Richard North, 06/08/2020  
 


It is interesting to see the numbers of articles in diverse newspapers attesting to the uselessness of the government's Covid-19 test and trace system, matched by those recounting how local authorities are taking up their own schemes to make up for the shortfalls.

But equally interesting is the government response, fronting Dido Harding to quote tractor production figures, asserting that the scheme is working well. Criticism is water off a duck's back. It has no impact whatsoever. This government does exactly what it pleases.

However, the refusal to countenance greater local authority responsibility in a systematic way seems to be more profound than just a wish to bolster private sector contractors and the next generation of quango queens. It suggests a wholesale antipathy towards local government, as a core value of the Johnson administration.

That much also is evident in the government's latest plan to butcher the local authority planning system, mistakenly paraded by The Times as a Johnsonian effort to "slash red tape".

The idea of deregulation is one that this administration seems to favour, although to treat it as an unalloyed good is a mistake. Most regulations were originally created for a purpose and to remove them without care can give rise to the very problems the regulations were intended to address.

I am absolutely sure that the very last thing on the minds of the tragic city of Beirut at the moment is the relaxation of health and safety law, especially that relating to the storage of explosive material. One might even suppose that there could be a general enthusiasm for more such law, more tightly enforced.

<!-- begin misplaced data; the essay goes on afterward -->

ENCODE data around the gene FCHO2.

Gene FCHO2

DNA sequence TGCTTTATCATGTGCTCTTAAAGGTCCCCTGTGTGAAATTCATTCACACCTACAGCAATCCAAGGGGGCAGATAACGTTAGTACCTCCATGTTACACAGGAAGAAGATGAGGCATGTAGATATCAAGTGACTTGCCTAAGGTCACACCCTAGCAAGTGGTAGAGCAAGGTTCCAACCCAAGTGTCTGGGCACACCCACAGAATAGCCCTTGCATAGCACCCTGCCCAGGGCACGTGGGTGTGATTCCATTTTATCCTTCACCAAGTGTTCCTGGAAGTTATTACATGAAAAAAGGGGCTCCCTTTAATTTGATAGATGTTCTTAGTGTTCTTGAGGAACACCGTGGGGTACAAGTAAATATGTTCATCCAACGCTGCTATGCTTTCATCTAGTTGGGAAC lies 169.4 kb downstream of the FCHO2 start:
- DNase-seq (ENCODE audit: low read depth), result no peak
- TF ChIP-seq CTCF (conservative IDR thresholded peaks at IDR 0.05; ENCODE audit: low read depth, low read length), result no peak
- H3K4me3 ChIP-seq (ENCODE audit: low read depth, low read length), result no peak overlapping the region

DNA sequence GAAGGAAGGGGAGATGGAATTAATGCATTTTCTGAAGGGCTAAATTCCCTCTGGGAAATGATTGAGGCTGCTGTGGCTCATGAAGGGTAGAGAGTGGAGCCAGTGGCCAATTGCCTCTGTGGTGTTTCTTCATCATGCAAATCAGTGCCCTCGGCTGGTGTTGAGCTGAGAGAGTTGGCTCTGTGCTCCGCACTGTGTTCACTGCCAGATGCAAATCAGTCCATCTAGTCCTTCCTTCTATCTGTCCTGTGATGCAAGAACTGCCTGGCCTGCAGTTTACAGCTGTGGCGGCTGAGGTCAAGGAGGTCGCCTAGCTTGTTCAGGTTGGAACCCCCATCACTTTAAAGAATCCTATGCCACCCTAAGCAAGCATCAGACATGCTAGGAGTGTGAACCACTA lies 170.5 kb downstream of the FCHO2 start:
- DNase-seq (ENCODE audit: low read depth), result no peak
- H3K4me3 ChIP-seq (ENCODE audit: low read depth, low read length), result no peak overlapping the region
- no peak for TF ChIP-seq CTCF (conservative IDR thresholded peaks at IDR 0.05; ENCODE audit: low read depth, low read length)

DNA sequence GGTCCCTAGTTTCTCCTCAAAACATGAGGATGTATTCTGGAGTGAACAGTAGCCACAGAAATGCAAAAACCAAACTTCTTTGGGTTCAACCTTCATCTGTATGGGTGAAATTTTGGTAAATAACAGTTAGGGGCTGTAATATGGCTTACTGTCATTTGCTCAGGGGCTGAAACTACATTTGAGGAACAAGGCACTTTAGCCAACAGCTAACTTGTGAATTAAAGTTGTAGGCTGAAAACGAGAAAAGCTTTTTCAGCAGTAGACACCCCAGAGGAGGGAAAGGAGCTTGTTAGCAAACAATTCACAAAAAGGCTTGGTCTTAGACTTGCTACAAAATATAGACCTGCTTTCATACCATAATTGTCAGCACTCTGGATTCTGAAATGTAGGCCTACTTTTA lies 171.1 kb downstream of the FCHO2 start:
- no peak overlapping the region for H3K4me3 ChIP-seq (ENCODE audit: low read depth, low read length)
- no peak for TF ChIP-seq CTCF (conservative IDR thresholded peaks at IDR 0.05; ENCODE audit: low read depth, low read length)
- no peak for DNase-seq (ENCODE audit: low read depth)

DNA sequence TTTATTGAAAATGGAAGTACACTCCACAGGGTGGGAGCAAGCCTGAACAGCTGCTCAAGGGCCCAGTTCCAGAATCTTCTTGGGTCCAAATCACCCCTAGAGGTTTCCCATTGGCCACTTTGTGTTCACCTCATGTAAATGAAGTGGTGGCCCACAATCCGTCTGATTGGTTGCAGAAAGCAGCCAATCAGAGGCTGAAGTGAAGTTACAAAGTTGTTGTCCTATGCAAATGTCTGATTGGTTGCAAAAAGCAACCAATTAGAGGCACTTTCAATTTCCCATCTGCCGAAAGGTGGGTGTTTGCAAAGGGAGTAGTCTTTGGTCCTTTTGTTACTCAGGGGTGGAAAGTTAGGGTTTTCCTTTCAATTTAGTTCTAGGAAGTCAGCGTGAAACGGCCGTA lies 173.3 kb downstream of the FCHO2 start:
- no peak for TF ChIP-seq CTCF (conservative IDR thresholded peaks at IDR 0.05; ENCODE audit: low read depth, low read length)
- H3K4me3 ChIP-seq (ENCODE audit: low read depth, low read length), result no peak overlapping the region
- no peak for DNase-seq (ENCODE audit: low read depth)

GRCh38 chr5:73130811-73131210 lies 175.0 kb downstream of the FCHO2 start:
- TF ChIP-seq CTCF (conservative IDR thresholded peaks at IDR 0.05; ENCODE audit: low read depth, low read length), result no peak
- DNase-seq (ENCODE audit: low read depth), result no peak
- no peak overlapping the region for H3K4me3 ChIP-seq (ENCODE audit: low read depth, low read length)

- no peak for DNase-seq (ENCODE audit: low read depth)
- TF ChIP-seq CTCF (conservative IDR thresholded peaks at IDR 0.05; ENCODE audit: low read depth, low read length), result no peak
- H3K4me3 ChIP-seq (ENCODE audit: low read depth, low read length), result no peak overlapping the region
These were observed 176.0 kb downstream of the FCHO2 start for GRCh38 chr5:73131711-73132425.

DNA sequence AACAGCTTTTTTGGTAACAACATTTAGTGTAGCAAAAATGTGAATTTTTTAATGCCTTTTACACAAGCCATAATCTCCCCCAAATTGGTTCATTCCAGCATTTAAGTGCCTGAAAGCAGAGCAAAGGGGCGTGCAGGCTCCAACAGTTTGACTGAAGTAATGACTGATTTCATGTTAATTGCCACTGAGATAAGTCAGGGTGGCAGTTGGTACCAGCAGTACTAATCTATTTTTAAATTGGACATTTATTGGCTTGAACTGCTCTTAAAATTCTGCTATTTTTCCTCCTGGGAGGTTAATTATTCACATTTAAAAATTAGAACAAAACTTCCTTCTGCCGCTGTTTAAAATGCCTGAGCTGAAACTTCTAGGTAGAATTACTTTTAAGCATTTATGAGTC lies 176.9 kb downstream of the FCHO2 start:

If this is something of an extreme example, it has to be said that, while such a major "accident" as has afflicted Beirut is rare, they do happen from time to time in poorly-regulated communities.

Yet the last time this country suffered a major industrial explosion which caused fatalities in the adjoining community was in 1974 at Flixborough in North Lincolnshire. That we have a raft of legislation specifically aimed at preventing such disasters, has doubtless contributed to our relative safety, one of which is based on EU Directive 96/82/EC of 4 July 2012, the so-called Seveso III Directive, taking its name from the Seveso disaster, which occurred in 1976 in Italy.

This has been transposed into the Control Of Major Accident Hazards Regulations 2015 (COMAH), currently enforced by the HSE, except – it has to be said - for the land-use planning requirements, which are implemented by local authorities.

These planning laws keep hazardous processes well-separated from residential and other vulnerable areas and, one presumes, would have prevented the storage of large quantities of explosive material in a situation similar to that which caused such terrible carnage in Beirut.

To that extent, we as a society can consider ourselves fortunate that we are protected by "red tape", even if it is of EU origin. Doubtless, if the Seveso suite of directives had not been promulgated, the UK government would have produced its own legislation.

By the same token, the obsession with the removal of "red tape" for the sake of it really isn't a good thing. For sure, you can expect a newspaper such as The Guardian to rail against the reduction in controls, which it does in this case, headlining its report: "England's planning reforms will create 'generation of slums'".

In its view, the "biggest shake-up of planning for decades" will dilute democratic oversight, choke off affordable housing and lead to the creation of slum dwellings. The move has already prompted "stinging criticism" from housing charities, planning officers and architects who have warned of a new generation of fast and substandard housing.